var menuMessage : String;
// This is a variable that helps us
// identify if we are running in the
// editor or on a real device
enum myPlatform { Mobile, MacOSX, Windows }
// By default we assume the game is
// running on an iOS mobile device
private var currentPlatform = myPlatform.Mobile;
function Awake ()
// If the game is running in the OS X editor
// or as an OS X standalone deployment
// we consider it to be MacOSX
if ((Application.platform == RuntimePlatform.OSXEditor) ||
(Application.platform == RuntimePlatform.OSXPlayer))
currentPlatform = myPlatform.MacOSX;
// If the game is running in the Windows editor
// or as a Windows standalone deployment
// we consider it to be Windows
if ((Application.platform == RuntimePlatform.WindowsEditor) ||
(Application.platform == RuntimePlatform.WindowsPlayer))
currentPlatform = myPlatform.Windows;
function Update ()
// If the mouse button was clicked or the iOS
// device screen was touched during this frame
// the this will be true
var l_mbd : boolean = Input.GetMouseButtonDown (0);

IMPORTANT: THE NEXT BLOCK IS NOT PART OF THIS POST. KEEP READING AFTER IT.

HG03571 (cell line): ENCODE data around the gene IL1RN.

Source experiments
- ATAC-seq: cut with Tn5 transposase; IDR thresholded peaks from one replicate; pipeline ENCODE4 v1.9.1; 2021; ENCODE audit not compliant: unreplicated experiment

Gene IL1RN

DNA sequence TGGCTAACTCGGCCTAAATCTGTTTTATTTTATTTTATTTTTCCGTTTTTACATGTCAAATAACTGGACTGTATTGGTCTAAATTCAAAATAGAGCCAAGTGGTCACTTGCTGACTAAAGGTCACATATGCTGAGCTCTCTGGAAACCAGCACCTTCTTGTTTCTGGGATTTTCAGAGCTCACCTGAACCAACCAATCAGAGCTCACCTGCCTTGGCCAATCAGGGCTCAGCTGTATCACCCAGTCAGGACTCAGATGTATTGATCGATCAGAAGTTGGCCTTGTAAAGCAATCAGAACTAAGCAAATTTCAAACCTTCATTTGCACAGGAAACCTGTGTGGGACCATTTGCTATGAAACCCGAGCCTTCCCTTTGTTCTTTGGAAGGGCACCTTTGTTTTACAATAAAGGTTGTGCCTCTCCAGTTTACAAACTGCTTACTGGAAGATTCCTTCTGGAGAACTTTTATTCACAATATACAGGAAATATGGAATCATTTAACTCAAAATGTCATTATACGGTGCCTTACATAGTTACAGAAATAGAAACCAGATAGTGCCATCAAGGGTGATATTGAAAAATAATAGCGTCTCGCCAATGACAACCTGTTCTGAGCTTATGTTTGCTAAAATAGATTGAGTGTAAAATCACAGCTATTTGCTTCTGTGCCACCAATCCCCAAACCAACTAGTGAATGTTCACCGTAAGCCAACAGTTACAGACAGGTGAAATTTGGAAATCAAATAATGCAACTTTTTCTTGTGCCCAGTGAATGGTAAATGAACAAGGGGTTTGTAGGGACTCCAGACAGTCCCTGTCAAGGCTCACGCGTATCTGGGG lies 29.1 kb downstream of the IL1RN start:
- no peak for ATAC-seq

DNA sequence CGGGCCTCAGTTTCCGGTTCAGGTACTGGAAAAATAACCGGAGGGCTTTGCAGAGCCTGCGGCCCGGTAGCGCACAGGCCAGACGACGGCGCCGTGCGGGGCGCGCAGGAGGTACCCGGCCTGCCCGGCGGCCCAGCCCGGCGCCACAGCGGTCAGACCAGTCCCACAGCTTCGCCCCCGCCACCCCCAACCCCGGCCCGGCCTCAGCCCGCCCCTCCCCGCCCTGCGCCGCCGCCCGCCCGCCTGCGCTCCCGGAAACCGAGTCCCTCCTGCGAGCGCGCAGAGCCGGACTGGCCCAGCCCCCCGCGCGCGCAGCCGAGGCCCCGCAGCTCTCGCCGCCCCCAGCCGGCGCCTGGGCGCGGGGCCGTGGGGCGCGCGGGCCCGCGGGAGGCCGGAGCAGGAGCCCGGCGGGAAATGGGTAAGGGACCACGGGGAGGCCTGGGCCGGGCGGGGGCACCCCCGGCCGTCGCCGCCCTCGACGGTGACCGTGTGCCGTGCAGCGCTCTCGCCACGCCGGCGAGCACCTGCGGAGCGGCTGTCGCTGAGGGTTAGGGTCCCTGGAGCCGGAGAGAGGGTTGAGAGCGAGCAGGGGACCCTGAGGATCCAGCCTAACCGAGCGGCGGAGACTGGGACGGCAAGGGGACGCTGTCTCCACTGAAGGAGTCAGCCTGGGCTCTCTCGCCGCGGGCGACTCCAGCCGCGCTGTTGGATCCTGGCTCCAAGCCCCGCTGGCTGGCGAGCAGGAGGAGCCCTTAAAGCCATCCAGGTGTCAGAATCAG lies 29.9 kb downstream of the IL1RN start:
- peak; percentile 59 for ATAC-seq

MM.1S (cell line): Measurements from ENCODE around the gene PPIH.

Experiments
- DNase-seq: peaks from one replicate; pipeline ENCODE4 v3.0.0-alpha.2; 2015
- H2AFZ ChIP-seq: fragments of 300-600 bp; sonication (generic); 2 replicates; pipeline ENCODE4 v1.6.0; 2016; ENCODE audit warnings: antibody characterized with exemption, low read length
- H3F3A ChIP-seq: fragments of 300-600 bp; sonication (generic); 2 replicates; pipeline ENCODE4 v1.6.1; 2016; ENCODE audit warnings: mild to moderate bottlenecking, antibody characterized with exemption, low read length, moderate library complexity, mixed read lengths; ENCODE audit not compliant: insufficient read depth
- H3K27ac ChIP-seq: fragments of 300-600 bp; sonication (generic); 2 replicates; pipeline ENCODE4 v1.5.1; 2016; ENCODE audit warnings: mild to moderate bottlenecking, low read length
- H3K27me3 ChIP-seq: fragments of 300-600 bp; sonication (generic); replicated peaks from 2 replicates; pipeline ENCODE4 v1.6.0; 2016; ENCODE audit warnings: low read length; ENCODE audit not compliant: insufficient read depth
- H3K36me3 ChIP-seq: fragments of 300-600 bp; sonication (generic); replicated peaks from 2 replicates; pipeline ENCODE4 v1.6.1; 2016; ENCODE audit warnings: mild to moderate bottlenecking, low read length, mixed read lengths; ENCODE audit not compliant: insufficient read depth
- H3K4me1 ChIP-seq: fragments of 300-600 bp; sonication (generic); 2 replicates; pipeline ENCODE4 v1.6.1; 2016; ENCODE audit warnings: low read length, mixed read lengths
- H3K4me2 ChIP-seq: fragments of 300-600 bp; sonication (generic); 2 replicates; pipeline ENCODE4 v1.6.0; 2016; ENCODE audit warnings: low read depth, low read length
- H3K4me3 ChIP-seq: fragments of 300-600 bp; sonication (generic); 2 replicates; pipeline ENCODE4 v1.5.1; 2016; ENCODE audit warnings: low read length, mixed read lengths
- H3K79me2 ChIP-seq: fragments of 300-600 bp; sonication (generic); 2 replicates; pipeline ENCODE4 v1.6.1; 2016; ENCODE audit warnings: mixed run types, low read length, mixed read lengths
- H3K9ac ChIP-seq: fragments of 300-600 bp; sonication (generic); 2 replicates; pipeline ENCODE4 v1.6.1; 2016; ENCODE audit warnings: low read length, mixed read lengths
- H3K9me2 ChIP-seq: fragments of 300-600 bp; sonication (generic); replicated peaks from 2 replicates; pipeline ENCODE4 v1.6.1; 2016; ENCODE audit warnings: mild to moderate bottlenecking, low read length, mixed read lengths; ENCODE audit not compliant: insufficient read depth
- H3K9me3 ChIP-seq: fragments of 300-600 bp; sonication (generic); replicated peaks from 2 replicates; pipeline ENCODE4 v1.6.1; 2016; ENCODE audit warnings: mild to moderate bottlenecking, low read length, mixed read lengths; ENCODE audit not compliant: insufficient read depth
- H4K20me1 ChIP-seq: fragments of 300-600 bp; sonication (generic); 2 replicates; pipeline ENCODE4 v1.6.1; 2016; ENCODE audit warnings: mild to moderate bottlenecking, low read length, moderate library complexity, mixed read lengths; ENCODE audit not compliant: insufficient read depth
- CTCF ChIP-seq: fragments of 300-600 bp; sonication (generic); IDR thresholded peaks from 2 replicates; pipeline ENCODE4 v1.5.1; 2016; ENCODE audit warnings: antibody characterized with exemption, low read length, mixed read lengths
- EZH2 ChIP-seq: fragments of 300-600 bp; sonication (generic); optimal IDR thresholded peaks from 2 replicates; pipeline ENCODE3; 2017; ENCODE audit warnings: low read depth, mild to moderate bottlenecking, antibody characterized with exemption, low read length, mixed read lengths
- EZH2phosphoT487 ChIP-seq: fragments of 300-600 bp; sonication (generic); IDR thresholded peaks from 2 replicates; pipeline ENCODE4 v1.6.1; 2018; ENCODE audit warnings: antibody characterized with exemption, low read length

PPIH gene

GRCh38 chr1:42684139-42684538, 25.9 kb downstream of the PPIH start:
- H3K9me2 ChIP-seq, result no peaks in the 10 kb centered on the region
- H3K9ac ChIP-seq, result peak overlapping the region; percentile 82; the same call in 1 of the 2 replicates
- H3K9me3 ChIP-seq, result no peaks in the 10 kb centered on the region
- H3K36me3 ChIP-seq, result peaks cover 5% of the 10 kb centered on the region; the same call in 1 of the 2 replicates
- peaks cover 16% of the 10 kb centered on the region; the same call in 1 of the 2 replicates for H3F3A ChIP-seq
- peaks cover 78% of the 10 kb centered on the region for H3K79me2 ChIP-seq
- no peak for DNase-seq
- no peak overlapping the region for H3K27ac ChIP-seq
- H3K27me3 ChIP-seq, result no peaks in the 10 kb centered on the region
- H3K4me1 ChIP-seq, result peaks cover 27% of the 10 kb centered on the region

// For iOS devices this will be the last touch
// event otherwise its always 0
var lastTouchEvent : int = 0;
// This block of code only runs on iOS devices
// since it has the touch interface
// A temporary place to store the last
// touch event
var l_touch : Touch;
// If there was one or more touches
if (Input.touchCount)
// The last touch event is the only one
// we want to examine
l_touch = Input.GetTouch(Input.touchCount - 1);
// But we only want to know if the touch
// was not cancelled
if (l_touch.phase != TouchPhase.Canceled)
lastTouchEvent = l_touch.phase;
// This is the tricky part
// Basically in the editor a mouse click will be true